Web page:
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Genomic Solutions Says Sept. 11 Attack Hurt Q3 Revenues: Sells GeneTac System to Rice Institute


Genomic Solutions said last week that its third-quarter revenue would be lower than originally expected, blaming shrinking orders and economic uncertainty in the wake of the attacks on the World Trade Center and the Pentagon on Sept. 11.

Separately, the company announced that its global distribution partner, PerkinElmer, sold a GeneTac Biochip system to the International Rice Research Institute in Los BaÒos, Phillippines. The Institute, which studies rice genomics, plans to use the GeneTac system to set up a microarray facility.

Genomic Solutions said its third quarter revenues would total between $3.5 million and $3.7 million. These figures compare to a projection the company made at the end of the first quarter that its revenues for the third and fourth quarters would increase between 40 and 50 percent over 2000, meaning third-quarter revenues at between $7 million and $7.5 million.

“The market is quite different since first quarter,” said Kathleen Murphy, Genomic Solutions’ vice president of corporate communications. “Based on 1999 performance, market dynamics, and trends, our expectations of growth were reasonable. The market downturns, coupled with economic downturns have changed the picture.”’

The reason the September 11 attacks affected Genomic Solutions business so much, the company said, was that it expected to record an increase in orders at the end of the quarter.

“This had a major impact because customers couldn’t fly here for onsite demos, and we couldn’t get to them,” said Shannon Richey, the company’s vice president of Marketing. “ We couldn’t ship consumable products because you had to be concerned about whether it would make it to the customer. All of these things are difficult for us to have at the end of the quarter.”

The revenue warning comes just weeks after Genomic Solutions announced it would slash 25 percent of its workforce and restructure its business in an effort to achieve profitability by next year. This decision accompanied the company’s announcement that it was acquiring arraying equipment maker Cartesian Technologies for 6.8 million shares of common stock, options to buy 449,319 shares of common stock, and $2.5 million in cash.

This acquisition and layoff process, Richey said, has not been delayed by the September 11 events and is proceeding “right on target.”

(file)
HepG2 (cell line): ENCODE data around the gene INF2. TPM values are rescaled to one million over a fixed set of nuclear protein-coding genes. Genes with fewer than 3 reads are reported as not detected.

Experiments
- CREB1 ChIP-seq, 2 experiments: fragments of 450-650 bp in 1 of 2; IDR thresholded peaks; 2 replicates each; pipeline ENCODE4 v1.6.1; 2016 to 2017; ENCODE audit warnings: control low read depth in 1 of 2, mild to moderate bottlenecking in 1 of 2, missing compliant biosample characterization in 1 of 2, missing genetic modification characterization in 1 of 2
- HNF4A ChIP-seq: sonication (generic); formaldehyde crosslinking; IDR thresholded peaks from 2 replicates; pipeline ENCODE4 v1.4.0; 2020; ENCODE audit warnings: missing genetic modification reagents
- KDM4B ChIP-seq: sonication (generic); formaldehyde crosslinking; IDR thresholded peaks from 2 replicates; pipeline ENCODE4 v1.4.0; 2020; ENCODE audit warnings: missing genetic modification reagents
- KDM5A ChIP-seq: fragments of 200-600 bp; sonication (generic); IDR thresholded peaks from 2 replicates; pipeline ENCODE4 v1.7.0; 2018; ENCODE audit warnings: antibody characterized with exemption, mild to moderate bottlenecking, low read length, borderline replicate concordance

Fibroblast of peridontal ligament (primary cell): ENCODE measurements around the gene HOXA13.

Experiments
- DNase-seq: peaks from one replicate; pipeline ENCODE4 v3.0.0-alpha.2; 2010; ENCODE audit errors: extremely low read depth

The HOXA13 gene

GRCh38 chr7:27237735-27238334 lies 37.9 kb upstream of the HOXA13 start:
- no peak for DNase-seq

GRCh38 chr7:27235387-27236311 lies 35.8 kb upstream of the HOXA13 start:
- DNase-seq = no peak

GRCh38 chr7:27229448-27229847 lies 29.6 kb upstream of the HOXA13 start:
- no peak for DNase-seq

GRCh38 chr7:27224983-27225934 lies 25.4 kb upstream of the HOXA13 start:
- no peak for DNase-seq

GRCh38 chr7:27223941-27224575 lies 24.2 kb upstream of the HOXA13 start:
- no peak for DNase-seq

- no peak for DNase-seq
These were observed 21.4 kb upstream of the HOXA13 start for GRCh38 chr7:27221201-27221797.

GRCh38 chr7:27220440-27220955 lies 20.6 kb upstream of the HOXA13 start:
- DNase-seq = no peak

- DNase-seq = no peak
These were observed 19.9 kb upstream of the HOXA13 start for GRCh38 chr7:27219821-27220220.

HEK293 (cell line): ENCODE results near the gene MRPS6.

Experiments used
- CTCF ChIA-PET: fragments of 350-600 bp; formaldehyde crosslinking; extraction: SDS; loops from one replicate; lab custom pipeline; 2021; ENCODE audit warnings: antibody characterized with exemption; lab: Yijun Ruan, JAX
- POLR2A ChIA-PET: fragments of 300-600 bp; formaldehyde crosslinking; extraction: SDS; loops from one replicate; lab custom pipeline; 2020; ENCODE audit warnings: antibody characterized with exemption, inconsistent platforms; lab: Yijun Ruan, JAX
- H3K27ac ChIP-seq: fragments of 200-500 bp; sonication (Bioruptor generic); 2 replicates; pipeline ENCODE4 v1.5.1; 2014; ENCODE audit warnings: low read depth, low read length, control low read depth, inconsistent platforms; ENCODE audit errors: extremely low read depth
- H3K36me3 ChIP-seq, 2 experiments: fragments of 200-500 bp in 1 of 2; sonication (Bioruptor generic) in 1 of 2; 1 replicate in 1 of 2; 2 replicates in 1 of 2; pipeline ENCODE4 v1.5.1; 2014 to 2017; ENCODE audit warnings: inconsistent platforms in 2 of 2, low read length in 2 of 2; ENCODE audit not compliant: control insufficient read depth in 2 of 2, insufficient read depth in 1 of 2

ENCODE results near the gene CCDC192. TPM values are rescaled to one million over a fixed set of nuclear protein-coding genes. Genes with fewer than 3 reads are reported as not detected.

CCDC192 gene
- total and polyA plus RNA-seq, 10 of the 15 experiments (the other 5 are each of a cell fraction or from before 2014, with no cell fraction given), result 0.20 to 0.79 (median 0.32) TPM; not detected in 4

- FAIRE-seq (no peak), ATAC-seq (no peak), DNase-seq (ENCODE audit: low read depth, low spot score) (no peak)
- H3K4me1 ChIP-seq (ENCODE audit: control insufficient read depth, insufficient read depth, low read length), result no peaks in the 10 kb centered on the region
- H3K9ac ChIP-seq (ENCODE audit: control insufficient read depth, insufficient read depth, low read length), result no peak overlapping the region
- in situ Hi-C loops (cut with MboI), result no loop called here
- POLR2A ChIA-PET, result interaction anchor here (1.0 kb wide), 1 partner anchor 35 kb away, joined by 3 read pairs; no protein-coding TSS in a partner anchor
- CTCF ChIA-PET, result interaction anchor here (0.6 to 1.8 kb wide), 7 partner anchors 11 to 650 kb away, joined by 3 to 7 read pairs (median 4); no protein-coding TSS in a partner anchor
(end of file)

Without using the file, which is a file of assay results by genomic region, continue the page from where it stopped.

As for the long term, the company said it still hews to projections that it will achieve profitability early next year.

“We have strong confidence that this isn’t going to be a long term thing,” Richey said. “We still have people interested in our product and though we’ve seen a delay in orders due to the September 11 event, all of us expect this to pick up.”

The IRRI purchase, however, is the only publicly announced sale of a biochip instrument that Genomic Solutions made during the quarter, indicating that the company’s troubles may reach farther back than the September 11 tragedy.

A slew of companies, from Affymetrix and Agilent to Motorola, have reported that the tragedy did not substantially affect their business, while the only other genomics company to report a negative effect was Qiagen, which derives a large portion of revenue from consumables delivered on short notice.

On the upside, Genomic Solutions appears to already be benefiting from the acquisition of Cartesian. September 11, the company announced that Cartesian had licensed liquid handling devices from GlaxoSmithKline.

This device is “technically elegant, cost-effective and particularly applicable to dispensing low volumes of compounds with a high level of volumetric accuracy, key to the miniaturization of assays used in high-throughput screening throughout the pharmaceutical industry,” a Genomic Solutions statement said.

Genomic Solutions and Cartesian plan to introduce liquid handling systems based on this technology.

The company said it plans to release financial results for the quarter November 1.


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